Remove them from the pan and add the butter and reduce the wine down to about 1/2 cup. The figs should not be too sweet and usually don’t need extra sugar. The butter will make the sauce glisten and will give the sauce a warm buttery taste.
They can be served hot or at room temperature. When you are ready to serve, place 2-3 figs in a glass or decorative dish and dribble the wine sauce over them. Or scoop some cinnamon or vanilla ice cream in a bowl and add the figs with dribbles of the wine sauce.
Note: reduce the sugar and serve the figs with a main course of game, pork or chicken.
One of my friends on Foodbuzz was looking for ideas on how to use Ficoco, which is fig jam with cocoa. Sugar was expensive so many desserts were made with jams or mosto cotto (grape syrup) to sweeten cakes, cookies etc. Itlians have many jam or fruit filled cookies that ficoco would be perfect for, in fact figs were also used to make mosto cotto.
I have several stuffed cookie recipes that we make and one is “Ravioli Dolci”. This cookie is a recipe from Apuglia. Ravioli Dolci is a fried cookie that does not have a long shelf life, in fact this is best eaten the day they are made.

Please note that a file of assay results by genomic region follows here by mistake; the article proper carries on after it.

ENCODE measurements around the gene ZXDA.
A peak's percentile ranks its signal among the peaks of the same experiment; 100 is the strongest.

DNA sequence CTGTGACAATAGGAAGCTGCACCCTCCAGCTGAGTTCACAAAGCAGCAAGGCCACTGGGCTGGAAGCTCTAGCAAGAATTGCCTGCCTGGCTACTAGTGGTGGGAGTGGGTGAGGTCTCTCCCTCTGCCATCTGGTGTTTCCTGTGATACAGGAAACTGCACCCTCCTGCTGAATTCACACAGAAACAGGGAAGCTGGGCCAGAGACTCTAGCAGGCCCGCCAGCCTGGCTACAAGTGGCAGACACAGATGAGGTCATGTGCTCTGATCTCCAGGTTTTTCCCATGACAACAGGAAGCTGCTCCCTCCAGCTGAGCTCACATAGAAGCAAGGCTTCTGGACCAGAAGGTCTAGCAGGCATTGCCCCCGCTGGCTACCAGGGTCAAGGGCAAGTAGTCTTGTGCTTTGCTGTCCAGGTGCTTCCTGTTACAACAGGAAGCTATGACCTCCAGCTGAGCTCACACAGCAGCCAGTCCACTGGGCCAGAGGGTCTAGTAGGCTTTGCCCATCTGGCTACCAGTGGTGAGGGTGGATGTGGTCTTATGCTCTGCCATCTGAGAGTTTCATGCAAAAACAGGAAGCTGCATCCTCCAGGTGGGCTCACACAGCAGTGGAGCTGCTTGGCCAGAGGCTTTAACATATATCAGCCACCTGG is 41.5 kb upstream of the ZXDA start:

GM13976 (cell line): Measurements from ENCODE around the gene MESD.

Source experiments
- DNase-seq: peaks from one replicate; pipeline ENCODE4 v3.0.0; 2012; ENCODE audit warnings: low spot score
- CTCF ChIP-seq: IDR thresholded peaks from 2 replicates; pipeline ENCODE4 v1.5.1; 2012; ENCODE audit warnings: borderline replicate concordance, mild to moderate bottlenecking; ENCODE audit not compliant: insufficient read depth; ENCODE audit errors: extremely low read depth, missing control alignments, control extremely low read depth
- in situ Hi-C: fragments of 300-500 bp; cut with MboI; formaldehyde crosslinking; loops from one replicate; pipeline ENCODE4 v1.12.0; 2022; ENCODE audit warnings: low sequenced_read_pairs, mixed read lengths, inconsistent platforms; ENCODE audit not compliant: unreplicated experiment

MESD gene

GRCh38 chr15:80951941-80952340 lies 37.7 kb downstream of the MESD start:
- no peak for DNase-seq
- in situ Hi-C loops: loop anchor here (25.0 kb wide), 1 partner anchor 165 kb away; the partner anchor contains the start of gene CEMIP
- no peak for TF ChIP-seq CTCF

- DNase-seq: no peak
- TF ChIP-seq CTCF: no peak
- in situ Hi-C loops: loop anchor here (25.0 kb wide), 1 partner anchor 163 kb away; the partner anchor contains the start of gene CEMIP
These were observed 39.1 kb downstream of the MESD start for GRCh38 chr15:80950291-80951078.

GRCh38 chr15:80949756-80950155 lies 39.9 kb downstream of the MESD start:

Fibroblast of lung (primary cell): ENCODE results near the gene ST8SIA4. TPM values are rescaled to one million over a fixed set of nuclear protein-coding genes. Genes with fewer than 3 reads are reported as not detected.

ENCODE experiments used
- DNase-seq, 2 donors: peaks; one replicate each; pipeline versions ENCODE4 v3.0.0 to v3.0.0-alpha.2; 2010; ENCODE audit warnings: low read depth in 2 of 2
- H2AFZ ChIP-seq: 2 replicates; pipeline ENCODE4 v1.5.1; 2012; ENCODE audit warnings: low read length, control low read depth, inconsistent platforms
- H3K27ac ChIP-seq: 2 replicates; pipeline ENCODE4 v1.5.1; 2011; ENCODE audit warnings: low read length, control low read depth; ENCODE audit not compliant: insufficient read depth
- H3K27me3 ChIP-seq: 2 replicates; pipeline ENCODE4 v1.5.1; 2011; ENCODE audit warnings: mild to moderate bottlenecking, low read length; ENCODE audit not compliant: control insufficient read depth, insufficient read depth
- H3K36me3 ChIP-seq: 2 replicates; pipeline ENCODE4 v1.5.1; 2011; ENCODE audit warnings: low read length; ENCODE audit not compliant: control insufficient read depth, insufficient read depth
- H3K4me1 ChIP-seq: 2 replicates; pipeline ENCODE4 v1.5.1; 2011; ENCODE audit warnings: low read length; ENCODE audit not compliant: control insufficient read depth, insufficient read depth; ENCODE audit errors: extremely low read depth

Ravioli Dolci di Puglia
Prep Time: 1 1/4 hours
Cook Time: 1 second per batch, about 3 at a time
Yield: 26 Dozen
8 3/4 cups flour
1 teaspoon sugar
1 cup shortening
1 shot glass of Marsala wine
Warm water, as needed
Canola or peanut oil for frying
8 oz. size bottle of honey or mosto cotto
1 lb. roasted almonds, finely chopped
1/2 lb. chocolate or chocolate chips, chopped
Ground cinnamon, to taste
Ground cloves, to taste
A teaspoon of any variety of jam or Ficoco.
In a pan on medium heat, melt all of the ingredients together, taste for seasoning and place it in the refrigerator.
Put all the dry ingredients together in a bowl or on a board and make a well in the middle. Put in the shortening, wine and if needed a little warm water. Mix until you can form the dough. Knead until the dough is smooth and place in the refrigerator for about 1 hour. You can also mix the dough in a food processor.